Everyone counts: uncovering patterns of Newstart Allowance
What insights about income support can be gained from daily, event-based data about recipients of Newstart Allowance from 2001 to 2016?
At a glance
This flow data shows that:
- receiving Newstart Allowance (which preceded JobSeeker Payment) is more widespread than is generally understood
- more than 4.4 million people received NSA at some stage between 2001 and 2016
- the percentage of women among NSA recipients increased from 30% in 2001 to 46% in 2016
- nearly half (46%) of recipients received at least one payment in only one or two of the 16 years, while almost 30% received payments in five years or more
- payment suspensions, which contribute to income volatility, have increased dramatically.
Our analysis of administrative social security data aimed to gain a clearer understanding of income volatility in Australia. The focus is on unemployed and underemployed Australians who received Newstart Allowance (NSA1)—a group of individuals highly exposed to the risks of financial insecurity.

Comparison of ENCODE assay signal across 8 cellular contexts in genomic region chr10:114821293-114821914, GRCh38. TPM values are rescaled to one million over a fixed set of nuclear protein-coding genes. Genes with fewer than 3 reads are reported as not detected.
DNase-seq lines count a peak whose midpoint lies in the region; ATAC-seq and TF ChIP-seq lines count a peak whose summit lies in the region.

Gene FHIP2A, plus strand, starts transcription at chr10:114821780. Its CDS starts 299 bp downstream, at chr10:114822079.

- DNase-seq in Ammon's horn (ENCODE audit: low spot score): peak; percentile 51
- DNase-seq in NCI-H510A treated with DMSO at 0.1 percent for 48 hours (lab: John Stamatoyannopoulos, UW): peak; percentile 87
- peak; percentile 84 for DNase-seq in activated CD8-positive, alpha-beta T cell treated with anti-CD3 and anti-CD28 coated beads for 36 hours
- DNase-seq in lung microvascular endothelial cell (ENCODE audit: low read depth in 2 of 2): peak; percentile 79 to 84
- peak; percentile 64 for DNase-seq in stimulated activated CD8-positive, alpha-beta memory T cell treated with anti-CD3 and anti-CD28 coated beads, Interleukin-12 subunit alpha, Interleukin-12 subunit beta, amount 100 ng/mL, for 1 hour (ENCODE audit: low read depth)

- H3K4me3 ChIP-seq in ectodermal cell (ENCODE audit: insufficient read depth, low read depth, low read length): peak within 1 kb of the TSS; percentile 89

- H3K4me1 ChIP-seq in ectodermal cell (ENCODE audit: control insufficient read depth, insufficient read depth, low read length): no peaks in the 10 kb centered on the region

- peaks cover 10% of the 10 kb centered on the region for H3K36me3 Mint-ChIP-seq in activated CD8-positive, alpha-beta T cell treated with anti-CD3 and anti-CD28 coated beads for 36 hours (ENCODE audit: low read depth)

The study drew on DOMINO (Data Over Multiple Individual Occurrences), a Department of Social Services database that records all interactions with Centrelink since 2001. This daily, event-based data provides an important opportunity to track individual patterns of NSA receipt over a 16-year period (2001–2016).
Our findings highlight some significant misunderstandings about the scale, scope and conditionality of Newstart Allowance receipt. While longer-term reliance on NSA is an important policy issue, short-term reliance is underestimated. An increasing share of recipients—especially women—are facing irregular payments due to suspensions. Our analysis raises questions about the extent to which the Australian social security system is fulfilling its mission to improve the lifetime wellbeing of individuals and families.
This baseline study is part of a larger research program investigating the relationship between income volatility and social security payments. The program involves researchers from the Australian National University, the Brotherhood of St. Laurence and RMIT University.
Last updated on 14 December 2020